Investigators scoured the scene Monday after a passenger plane crashed near Moscow minutes after take-off, killing all 71 people on board, in one of Russia’s worst-ever plane crashes.
The site of the crash was enveloped in heavy snow that was waist-high in places, making it difficult to access, with emergency workers forced to reach the wreckage by foot and use snowmobiles.
Russia’s Investigative Committee said it would consider explanations for the crash including human error, technical failure and weather conditions, as the country has experienced record snowfall in recent weeks. It did not mention the possibility of terrorism.
The Antonov An-148 plane went down in the Ramensky district around 70 kilometres (44 miles) southeast of Moscow after taking off from Domodedovo airport in the Russian capital and disappearing off the radar at 2:28 pm (1128 GMT) Sunday.
“Sixty-five passengers and six crew members were on board, and all of them died,” Russia’s office of transport investigations said in a statement.
A Swiss citizen and a citizen of Azerbaijan were among the fatalities on a list released by the emergency services ministry. Three children also died including a five-year-old girl.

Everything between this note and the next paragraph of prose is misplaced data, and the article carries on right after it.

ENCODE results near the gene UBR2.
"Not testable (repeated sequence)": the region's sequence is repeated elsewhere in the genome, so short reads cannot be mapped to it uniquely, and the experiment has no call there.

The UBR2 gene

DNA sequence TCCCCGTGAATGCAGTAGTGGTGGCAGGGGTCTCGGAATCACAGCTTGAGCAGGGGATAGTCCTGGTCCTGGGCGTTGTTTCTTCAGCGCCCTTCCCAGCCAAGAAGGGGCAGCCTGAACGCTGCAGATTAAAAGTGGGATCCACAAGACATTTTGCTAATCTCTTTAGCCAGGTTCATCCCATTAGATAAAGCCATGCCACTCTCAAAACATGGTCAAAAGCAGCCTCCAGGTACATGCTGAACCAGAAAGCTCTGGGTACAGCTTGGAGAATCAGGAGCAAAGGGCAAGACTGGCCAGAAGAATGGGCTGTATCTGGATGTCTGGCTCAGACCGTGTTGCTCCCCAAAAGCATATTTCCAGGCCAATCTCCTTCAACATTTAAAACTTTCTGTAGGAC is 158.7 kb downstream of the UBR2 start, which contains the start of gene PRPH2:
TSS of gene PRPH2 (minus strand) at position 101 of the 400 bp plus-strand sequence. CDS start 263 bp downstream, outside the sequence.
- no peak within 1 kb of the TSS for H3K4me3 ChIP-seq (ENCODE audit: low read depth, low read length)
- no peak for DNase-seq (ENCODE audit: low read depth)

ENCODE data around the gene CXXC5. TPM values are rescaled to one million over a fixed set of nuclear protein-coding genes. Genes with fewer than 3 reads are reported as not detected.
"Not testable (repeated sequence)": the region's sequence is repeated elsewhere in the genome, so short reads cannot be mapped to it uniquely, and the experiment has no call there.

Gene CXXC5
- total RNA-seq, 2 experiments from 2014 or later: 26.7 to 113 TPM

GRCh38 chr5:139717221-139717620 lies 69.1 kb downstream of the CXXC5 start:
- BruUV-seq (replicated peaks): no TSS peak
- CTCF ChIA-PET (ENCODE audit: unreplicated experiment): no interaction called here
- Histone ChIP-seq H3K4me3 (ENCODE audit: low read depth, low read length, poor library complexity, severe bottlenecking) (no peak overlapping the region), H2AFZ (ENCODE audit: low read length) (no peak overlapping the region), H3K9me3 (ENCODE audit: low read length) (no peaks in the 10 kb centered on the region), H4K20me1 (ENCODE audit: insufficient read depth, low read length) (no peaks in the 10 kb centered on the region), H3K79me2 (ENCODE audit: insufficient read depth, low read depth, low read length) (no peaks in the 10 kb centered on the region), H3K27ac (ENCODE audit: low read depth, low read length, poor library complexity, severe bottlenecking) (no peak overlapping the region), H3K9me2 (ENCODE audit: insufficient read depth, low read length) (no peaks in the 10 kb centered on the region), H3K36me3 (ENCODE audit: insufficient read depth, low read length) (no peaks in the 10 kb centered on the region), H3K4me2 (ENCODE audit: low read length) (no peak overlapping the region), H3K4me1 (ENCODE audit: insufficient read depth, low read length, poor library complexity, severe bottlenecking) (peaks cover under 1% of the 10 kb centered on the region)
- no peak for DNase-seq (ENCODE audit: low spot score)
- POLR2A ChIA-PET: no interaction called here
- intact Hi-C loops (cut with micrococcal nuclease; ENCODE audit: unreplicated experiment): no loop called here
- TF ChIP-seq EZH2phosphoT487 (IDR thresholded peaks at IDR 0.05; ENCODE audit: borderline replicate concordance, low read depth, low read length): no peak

The flight was operated by the domestic Saratov Airlines and was headed for Orsk, a city in the Ural mountains.
Around one hundred investigators and criminologists were working at the scene, the Investigative Committee, which investigates major incidents, said Monday.
The emergency services ministry said at least one of the two black boxes had been found.
With wreckage of the plane spread over more than 30 hectares around the crash site, it will take a week to inspect the whole area, the emergency services ministry said.
More than 900 people using equipment including drones were involved in the search operation, which has been reclassified as looking for bodies rather than survivors, the ministry said.
“We plan to carry out the main stage of the search operation in seven days because the plane debris is scattered over a very large area,” emergency services minister Vladimir Puchkov said at the scene, quoted by Interfax news agency, adding that “heavy snow” hampered searchers.
“We walked about 600 to 700 metres across a field, with snow in places waist-deep,” said Alexei Besedin, one of the first rescuers to reach the scene, quoted by the emergency services ministry.